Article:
An estimated 20 to 30 million bison once dominated the North American landscape from the Appalachians to the Rockies, from the Gulf Coast to Alaska. Habitat loss and unregulated shooting reduced the population to just 1,091 by 1889. Today, approximately 500,000 bison live across North America. However, most of these are not pure wild bison, but have been cross-bred with cattle in the past, and are semi-domesticated after being raised as livestock for many generations on ranches. Fewer than 30,000 wild bison are in conservation herds and fewer than 5,000 are unfenced and disease-free.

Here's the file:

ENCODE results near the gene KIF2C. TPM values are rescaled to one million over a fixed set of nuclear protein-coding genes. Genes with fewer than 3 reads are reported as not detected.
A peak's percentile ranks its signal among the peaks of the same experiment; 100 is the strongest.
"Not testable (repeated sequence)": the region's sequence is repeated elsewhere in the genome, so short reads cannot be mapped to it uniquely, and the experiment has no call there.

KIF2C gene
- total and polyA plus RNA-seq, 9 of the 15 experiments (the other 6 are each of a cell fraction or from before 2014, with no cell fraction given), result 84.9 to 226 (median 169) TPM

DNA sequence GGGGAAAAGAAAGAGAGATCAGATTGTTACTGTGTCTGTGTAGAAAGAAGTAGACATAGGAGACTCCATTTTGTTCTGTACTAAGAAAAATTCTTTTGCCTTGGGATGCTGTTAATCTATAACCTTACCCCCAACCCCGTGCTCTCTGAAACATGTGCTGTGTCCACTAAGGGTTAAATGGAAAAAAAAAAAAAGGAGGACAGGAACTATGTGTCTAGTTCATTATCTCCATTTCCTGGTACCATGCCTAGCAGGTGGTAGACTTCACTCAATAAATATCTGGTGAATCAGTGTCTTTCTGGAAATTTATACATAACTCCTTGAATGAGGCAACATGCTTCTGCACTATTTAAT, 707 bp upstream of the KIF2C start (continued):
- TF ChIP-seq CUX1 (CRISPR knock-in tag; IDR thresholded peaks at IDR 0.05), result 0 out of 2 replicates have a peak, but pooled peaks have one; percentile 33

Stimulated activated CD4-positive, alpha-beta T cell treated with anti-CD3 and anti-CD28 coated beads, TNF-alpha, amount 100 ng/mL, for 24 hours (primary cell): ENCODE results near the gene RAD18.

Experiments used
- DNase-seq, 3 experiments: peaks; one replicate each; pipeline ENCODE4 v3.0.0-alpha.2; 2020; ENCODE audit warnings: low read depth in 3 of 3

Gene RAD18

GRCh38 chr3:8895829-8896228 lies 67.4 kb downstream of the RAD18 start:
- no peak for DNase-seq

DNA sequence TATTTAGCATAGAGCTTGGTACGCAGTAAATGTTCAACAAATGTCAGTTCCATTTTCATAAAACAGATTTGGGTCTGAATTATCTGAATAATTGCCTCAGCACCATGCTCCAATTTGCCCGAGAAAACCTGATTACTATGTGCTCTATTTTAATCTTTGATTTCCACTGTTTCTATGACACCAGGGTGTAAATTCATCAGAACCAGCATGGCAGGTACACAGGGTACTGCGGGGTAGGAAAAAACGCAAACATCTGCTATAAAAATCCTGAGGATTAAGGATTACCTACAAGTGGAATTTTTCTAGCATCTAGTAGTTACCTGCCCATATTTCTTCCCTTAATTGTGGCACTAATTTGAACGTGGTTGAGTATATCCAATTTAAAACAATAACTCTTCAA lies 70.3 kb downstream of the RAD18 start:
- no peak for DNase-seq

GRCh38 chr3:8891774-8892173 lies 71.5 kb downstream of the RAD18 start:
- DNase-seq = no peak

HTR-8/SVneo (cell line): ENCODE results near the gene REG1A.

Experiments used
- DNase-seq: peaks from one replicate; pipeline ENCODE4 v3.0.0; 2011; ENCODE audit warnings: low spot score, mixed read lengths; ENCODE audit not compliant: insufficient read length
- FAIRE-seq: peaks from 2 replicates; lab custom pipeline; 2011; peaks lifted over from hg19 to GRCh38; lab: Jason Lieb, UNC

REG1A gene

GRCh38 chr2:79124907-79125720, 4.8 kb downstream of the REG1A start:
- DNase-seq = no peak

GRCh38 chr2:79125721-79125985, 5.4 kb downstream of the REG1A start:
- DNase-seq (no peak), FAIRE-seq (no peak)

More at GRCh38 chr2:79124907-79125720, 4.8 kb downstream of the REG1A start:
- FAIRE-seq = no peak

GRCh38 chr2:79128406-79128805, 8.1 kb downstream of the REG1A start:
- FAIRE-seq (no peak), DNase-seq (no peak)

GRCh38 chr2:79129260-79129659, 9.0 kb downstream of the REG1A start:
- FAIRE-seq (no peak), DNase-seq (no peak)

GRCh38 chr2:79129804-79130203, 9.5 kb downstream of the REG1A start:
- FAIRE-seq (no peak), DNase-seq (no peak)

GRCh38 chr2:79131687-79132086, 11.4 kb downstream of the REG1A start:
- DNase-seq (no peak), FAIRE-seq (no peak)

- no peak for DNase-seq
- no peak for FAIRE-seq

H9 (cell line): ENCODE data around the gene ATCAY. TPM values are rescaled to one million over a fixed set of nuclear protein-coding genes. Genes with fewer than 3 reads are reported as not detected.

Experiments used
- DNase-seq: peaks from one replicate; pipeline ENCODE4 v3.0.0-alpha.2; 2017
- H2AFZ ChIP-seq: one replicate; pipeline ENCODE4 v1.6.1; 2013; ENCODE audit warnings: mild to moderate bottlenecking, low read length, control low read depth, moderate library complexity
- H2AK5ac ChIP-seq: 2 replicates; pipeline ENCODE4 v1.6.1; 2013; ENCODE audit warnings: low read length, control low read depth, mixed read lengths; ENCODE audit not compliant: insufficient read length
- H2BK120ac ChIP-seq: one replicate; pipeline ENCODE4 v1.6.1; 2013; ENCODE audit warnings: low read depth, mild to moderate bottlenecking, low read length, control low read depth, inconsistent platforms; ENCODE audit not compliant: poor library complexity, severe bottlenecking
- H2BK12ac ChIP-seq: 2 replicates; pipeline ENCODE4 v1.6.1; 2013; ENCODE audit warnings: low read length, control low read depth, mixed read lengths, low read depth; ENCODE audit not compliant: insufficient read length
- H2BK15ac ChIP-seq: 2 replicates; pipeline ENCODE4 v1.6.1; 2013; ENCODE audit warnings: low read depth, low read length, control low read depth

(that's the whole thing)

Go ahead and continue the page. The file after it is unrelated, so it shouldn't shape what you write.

Thought to have been extinct, in 1957 a herd of about 200 wood bison was discovered in Canada. Through sustained conservation efforts by Canadian governmental agencies, wood bison numbers grew to 2,500. 
An adult male bison stands about 6 1/2 feet high at the shoulder.